Many of the photos at the SAFMCD website have been manipulated. The information card and tape identity are covered over and sections of documents are obscured. It must have been very time-consuming to do this for thousands of photos. The explanation that they are doing this to “protect identity” is not credible since the faces of victims are visible. What are they hiding?
8. The Photo Catalog has duplicates and other errors.
There are numerous errors and anomalies in the photo catalog as presented at the SAFMCD website. For example, some deceased persons are shown twice with different case numbers and dates. There are other errors where different individuals are given the same identity number.
Researcher Adam Larson at A Closer Look at Syria website has done detailed investigation which reveals more errors and curious error patterns in the SAFMCD photo catalog.
9. With few exceptions, Western media uncritically accepted and promoted the story.
The Carter Ruck report was labeled “Confidential” but distributed to CNN, the Guardian and LeMonde. CNN’s Christiane Amanpour gushed over the story as she interviewed three of the inquiry team under the headline “EXCLUSIVE: Gruesome Syria photos may prove torture by Assad regime.” Critical journalism was replaced by leading questions and affirmation. David Crane said “This is a smoking gun.” Desmond de Silva “likened the images to those of holocaust survivors.”
The Guardian report was titled “Syrian regime document trove shows evidence of ‘industrial scale’ killing of detainees” with the subtitle, “Senior war crimes prosecutors say photographs and documents provide ‘clear evidence’ of systematic killing of 11,000 detainees”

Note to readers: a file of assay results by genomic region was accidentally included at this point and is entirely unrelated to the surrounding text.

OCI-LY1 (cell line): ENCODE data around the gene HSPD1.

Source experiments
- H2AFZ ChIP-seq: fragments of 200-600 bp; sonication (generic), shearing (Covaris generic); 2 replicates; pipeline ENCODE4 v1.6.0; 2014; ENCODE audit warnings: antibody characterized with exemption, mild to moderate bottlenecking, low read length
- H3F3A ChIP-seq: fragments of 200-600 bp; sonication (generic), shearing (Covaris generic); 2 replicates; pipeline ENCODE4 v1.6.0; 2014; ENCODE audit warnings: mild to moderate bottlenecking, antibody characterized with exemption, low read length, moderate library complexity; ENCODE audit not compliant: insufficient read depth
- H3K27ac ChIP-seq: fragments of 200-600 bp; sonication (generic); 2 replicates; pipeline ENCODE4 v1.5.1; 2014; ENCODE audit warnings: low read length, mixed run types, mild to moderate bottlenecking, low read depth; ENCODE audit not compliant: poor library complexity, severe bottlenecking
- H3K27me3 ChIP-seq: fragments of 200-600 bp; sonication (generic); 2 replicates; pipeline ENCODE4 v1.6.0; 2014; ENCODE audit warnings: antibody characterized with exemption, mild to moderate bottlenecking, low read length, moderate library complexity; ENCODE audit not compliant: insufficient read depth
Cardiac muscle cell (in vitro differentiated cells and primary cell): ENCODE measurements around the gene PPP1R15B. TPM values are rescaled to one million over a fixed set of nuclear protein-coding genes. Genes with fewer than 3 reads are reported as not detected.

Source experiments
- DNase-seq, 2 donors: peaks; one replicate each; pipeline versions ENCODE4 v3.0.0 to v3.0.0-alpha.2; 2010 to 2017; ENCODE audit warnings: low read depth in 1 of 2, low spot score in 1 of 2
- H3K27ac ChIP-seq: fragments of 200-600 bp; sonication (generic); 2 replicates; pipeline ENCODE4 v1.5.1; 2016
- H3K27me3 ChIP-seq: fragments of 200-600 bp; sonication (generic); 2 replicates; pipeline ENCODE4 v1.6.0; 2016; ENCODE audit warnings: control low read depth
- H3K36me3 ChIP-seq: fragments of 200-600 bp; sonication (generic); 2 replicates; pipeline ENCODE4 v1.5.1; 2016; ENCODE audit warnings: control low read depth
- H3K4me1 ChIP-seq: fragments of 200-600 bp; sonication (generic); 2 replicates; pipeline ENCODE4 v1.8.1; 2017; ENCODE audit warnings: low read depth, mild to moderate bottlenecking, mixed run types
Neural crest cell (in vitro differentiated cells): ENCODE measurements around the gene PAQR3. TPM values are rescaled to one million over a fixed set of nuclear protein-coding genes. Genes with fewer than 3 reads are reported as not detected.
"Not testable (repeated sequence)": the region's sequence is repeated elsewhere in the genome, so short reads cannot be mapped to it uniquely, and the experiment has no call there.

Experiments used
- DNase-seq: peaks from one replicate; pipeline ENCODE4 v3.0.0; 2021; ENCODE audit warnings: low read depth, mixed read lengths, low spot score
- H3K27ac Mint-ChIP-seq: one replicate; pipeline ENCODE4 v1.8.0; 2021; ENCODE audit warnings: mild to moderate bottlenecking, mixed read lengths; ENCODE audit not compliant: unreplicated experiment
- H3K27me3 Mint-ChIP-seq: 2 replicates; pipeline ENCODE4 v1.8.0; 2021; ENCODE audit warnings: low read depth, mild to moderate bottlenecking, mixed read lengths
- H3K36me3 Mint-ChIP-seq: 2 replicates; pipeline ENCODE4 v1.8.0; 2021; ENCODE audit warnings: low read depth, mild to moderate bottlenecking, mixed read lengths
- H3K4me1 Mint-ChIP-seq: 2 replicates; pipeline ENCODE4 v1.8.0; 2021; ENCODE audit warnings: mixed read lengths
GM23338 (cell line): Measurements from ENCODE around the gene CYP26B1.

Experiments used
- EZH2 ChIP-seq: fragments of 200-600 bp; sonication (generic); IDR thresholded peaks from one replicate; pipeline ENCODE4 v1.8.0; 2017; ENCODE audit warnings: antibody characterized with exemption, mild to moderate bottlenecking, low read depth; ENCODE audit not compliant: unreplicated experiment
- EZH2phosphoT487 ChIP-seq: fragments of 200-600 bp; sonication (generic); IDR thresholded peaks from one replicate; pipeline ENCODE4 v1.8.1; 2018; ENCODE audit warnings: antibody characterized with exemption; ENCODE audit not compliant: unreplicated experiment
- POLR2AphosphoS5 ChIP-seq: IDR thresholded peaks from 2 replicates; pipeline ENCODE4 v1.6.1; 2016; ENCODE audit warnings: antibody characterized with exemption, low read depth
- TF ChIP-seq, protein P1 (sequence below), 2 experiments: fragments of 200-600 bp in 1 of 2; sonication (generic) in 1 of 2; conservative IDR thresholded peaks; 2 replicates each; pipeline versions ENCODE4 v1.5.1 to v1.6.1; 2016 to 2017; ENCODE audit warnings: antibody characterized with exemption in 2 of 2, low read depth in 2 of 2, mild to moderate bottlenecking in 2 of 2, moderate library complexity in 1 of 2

One of the very few skeptical reports was by Dan Murphy in the Christian Science Monitor. Murphy echoed standard accusations about Syria but went on to say incisively, “the report itself is nowhere near as credible as it makes out and should be viewed for what it is: A well-timed propaganda exercise funded by Qatar, a regime opponent who has funded rebels fighting Assad who have committed war crimes of their own.”
Unfortunately that was one of very few critical reports in the mainstream media. In 2012, foreign affairs journalist Jonathan Steele wrote an article describing the overall media bias on Syria. His article was titled “Most Syrians back Assad but you’d never know from western media.” The media campaign and propaganda has continued without stop. It was in this context that the Carter Ruck Report was delivered and widely accepted without question.
10. Politicians have used the Caesar story to push for more US/NATO aggression.
Politicians seeking direct U.S. intervention for “regime change” in Syria were quick to accept and broadcast the “Caesar” story. They used it to demonize the Assad government and argue that the U.S. must act so as to prevent “another holocaust,” “another Rwanda,” “another Cambodia.”
When Caesar’s photos were displayed at the House Foreign Affairs Committee in Congress, Chairman Ed Royce said “It is far past time that the world act…. It is far past time for the United States to say there is going to be a safe zone across this area in northern Syria.”
The top-ranking Democrat on the House Foreign Affairs Committee is Eliot Engel. In November 2015 he said, “We’re reminded of the photographer, known as Caesar, who sat in this room a year ago, showing us in searing, graphic detail what Assad has done to his own people.” Engel went on to advocate for a new authorization for the use of military force.